“I’m cynical and sceptical about the Australian trade deal, but it’s up to UK meat producers to adjust and target new markets and build on the fact that we’re one of the best producers of grass-fed beef and lamb in the world,” says Richard Williams-Bulkeley, Land Manager for Baron Hill Estate. Farming 1,000 acres in North Wales, this business manages 600 head of beef cattle and 2,000 sheep.
Richard’s words came in response to a meeting with His Excellency the High Commissioner for Australia to the UK, the Hon George Brandis QC – with farmers, landowners and local politicians in Anglesey – one or a series of engagement events.
Also representing the CLA, North Wales landowner and business-manager, Angharad Owen added, “Asking the High Commissioner how the Australian government consults its’ agriculture sector, it became clear that a close relationship exists between the sector and the administration. The farming lobby is powerful and it was able to set out some clear red lines to the Australian government and expect it to listen. UK Government: take note!”
“This momentous outcome…”
Meat and Livestock Australia (MLA), the industry’s marketing body there, welcomed last December’s UK trade deal without reservation, stating that the Deal “will see Australian beef and sheep-meat/goatmeat access to the UK liberalised over a transition period…. This will mean that Australia will be better placed to help supply some of the UK’s import requirement for high-quality meat.” The MLA refers to the UK as a “loyal purchaser of Australian beef and sheepmeat, albeit in in small volumes..” They look forward to future trade being “more streamlined, removing burdensome costs that ultimately disadvantage British consumers and stifle opportunities for market development.” No concern is expressed about the impact of UK imports into Australia.
The Australian Government itself referred to the agreement making Australian exports to the UK cheaper, listing benefits, which include a tariff-free quota for beef expanding to 110,000 tonnes in 10 years, for sheepmeat to 75,000 in the same time. At the same time, Australians will save around Aus$200 million on imports from Britain “such as cars, whisky, confectionary, biscuits and cosmetics.”
Addressing North Welsh farmers, The Hon George Brandis QC, in his role since 2018, said, “The UK must accept Brexit has happened and one of the consequences is that it puts an imperative on the UK to reach out… and find new markets.”
“I don’t think Australia got a better deal out of it than the UK,” said the High Commissioner, formerly a politician and government minister. “What the deal has done is provide opportunities for both countries… the really big dividend for the UK is the stepping-stone into the Comprehensive and Progressive Agreement for Trans-Pacific Partnership (CPTPP).”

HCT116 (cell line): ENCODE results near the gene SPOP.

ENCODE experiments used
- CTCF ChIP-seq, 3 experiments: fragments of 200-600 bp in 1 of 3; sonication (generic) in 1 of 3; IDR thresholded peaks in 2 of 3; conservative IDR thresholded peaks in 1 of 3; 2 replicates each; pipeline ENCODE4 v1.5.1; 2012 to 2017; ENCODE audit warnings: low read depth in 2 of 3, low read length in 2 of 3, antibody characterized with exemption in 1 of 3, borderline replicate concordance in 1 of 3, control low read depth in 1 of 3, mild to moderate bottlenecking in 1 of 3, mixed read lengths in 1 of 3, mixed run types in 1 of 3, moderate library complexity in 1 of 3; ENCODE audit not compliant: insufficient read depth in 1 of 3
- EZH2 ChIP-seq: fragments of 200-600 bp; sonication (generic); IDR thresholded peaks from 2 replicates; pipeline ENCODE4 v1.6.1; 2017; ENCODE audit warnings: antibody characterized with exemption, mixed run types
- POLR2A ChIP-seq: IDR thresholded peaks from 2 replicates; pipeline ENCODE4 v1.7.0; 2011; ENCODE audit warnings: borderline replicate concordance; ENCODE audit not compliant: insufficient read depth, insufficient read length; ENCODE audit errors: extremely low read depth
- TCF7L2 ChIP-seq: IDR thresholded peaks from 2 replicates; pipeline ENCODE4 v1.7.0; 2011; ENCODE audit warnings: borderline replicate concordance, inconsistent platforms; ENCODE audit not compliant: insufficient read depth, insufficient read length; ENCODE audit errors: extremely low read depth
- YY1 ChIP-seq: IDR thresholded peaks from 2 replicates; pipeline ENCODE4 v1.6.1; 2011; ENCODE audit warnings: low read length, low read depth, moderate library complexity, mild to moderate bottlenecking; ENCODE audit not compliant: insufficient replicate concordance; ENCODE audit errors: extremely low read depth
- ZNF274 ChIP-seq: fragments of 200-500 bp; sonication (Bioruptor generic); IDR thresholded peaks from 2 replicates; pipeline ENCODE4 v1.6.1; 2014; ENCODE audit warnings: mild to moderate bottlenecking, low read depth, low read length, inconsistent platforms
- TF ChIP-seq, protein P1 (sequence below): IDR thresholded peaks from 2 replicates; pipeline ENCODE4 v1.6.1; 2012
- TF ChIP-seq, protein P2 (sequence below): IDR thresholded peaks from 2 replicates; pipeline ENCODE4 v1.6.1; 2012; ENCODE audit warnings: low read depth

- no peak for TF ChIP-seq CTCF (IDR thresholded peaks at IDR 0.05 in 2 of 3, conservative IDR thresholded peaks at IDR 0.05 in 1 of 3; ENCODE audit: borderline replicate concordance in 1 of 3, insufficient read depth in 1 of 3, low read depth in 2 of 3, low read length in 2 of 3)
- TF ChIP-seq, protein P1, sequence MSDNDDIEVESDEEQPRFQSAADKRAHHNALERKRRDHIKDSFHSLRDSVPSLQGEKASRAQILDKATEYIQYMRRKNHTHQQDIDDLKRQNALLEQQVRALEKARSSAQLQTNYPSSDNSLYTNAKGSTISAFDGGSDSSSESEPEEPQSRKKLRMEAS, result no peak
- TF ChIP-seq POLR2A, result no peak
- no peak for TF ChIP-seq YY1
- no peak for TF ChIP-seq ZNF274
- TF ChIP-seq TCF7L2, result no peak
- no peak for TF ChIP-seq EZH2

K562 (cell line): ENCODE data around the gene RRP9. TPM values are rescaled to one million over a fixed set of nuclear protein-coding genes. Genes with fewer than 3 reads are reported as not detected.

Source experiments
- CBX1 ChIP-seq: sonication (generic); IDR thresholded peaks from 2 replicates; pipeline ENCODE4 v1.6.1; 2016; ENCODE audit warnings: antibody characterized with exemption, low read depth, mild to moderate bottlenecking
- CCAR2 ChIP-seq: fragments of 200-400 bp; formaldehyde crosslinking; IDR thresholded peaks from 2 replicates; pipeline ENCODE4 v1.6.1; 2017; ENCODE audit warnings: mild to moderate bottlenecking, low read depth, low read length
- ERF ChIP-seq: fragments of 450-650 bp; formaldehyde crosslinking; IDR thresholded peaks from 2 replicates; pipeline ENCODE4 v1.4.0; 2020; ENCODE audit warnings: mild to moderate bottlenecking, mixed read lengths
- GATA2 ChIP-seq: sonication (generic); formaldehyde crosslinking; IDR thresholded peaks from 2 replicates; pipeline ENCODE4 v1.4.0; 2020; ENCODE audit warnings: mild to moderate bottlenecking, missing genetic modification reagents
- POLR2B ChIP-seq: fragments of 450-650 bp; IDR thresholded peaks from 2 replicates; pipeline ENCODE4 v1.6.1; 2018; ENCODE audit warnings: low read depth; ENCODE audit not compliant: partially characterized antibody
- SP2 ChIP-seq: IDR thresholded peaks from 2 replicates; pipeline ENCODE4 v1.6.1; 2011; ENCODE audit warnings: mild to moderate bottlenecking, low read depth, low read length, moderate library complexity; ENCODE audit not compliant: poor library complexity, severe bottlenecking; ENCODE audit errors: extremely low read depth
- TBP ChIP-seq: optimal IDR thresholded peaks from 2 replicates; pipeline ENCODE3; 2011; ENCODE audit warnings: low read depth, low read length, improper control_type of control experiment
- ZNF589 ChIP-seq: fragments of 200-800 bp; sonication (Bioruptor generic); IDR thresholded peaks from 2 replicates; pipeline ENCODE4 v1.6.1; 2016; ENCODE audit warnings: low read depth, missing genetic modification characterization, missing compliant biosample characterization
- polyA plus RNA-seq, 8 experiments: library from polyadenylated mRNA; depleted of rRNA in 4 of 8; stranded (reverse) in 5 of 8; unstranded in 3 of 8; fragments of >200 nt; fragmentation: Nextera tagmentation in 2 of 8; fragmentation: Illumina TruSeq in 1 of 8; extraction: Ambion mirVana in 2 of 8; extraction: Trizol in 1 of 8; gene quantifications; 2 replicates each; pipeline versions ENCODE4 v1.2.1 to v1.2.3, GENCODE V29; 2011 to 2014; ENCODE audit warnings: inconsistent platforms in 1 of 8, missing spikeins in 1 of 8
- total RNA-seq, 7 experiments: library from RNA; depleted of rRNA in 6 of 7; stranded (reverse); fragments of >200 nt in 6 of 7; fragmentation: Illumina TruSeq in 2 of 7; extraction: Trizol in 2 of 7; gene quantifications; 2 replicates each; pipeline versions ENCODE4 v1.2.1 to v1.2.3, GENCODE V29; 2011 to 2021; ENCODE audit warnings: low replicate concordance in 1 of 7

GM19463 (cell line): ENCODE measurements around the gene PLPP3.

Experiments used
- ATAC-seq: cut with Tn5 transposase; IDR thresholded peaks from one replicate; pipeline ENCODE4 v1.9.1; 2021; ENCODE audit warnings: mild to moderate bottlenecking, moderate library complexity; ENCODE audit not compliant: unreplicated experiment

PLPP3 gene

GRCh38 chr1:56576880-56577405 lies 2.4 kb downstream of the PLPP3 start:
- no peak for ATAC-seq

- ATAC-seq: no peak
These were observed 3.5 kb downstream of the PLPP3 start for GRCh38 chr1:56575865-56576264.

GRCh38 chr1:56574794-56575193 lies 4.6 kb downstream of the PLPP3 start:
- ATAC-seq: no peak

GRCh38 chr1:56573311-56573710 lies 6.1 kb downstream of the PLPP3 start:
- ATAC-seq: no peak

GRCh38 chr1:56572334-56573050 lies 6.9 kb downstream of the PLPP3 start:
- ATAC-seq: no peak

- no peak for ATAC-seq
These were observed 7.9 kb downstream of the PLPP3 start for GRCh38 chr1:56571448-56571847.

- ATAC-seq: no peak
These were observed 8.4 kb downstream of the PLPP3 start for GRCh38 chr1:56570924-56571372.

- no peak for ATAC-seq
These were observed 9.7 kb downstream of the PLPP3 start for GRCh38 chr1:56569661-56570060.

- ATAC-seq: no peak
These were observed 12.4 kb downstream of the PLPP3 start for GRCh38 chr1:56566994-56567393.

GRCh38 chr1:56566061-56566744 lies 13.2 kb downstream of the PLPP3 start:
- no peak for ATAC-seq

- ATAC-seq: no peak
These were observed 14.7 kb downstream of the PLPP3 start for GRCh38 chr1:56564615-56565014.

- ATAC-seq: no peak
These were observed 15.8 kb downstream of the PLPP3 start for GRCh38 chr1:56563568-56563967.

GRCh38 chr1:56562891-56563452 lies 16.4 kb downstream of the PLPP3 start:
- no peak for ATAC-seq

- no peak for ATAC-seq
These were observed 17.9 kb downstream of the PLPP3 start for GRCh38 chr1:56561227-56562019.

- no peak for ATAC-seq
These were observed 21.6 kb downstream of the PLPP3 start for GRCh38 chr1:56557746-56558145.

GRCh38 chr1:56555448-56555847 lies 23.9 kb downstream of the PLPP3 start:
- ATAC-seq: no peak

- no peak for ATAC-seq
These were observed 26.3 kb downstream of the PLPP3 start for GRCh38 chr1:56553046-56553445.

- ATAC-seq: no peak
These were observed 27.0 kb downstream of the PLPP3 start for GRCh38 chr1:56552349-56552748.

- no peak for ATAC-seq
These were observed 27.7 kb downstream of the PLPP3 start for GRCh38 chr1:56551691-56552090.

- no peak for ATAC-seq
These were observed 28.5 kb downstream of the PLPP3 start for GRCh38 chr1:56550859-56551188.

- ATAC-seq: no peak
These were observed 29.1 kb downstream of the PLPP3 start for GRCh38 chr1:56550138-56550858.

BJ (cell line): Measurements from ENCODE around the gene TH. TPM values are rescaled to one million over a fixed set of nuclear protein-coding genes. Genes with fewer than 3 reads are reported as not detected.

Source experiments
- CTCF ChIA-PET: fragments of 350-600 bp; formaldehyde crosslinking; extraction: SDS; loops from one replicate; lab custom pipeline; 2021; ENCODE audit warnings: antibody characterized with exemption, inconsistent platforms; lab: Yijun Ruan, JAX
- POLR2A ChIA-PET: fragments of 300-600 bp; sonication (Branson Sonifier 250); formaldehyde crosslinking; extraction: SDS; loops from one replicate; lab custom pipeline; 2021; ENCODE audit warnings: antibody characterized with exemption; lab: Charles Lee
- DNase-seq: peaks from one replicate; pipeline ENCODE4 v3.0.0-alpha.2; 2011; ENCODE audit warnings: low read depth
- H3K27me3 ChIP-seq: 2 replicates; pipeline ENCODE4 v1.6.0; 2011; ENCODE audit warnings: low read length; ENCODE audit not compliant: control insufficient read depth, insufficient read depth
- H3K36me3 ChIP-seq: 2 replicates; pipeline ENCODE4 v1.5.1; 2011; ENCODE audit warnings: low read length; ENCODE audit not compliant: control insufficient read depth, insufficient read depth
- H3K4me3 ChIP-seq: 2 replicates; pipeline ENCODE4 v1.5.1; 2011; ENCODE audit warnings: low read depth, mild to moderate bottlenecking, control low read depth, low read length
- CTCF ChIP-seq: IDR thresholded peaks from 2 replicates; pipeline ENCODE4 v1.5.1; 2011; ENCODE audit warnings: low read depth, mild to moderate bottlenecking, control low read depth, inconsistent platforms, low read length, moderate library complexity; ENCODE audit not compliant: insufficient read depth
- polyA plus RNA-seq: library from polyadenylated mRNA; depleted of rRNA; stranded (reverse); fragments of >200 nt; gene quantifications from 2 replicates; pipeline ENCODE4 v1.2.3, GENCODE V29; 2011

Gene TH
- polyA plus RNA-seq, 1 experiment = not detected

“What you want is markets,” he added. “This gives you entry to new markets in the fastest-growing region of the World economy.” Population growth, need for protein and, above all, the ambition in these countries to become more prosperous – will drive demand for high quality food.
The High Commissioner said that although there will be greater access for Australian product to the UK, Australia (like most of the Pacific-rim countries), consumes more than it produces. Already it’s a net importer of processed food. UK farmers must see great opportunity in downstream products, notably in dairy products such as cheese.
Pacific markets are “Unimaginatively lucrative, growing and hungry” for UK products”
The Australian High Commissioner was challenged about the low cost-base for his country’s livestock products, associated with lower animal welfare and environmental standards. He accepted that compliance with UK market standards would certainly affect bottom-line. The Australian RSPCA itself has raised concerns about how the livestock sector will change. Questions were also raised about climate change. Australia has experienced 17 years of drought and faces further environmental pressure. While livestock production increased exponentially until the middle of the last decade, it has since levelled-off and that they may be struggling to meet increasing demand rings true. Finally, the increase in worldwide transport costs will nibble away at margins (for all parties).
“We left the meeting still sceptical about the balance of trade in volume,” Richard Williams-Bulkeley concluded. “But we command some of the highest welfare and environmental standards, and produce high quality products. It means that the best opportunities exist for premium meat producers and specialised products.”
“There are clearly lessons to learn for the UK from this, the first major trade deal. First: much depends on signatories meeting respective market standards and commitment to global issues. Secondly, while we focus on this commercial relationship, we must look over our shoulders at other low-cost producers like Brazil – even volume-budget producers, closer-to-home. Thirdly, the UK government must be closely focused on market development for the vital farming sector. Above all: we need confidence that the uncertainty created by this trade deal will not be repeated in a pattern in future international free-trade deals.”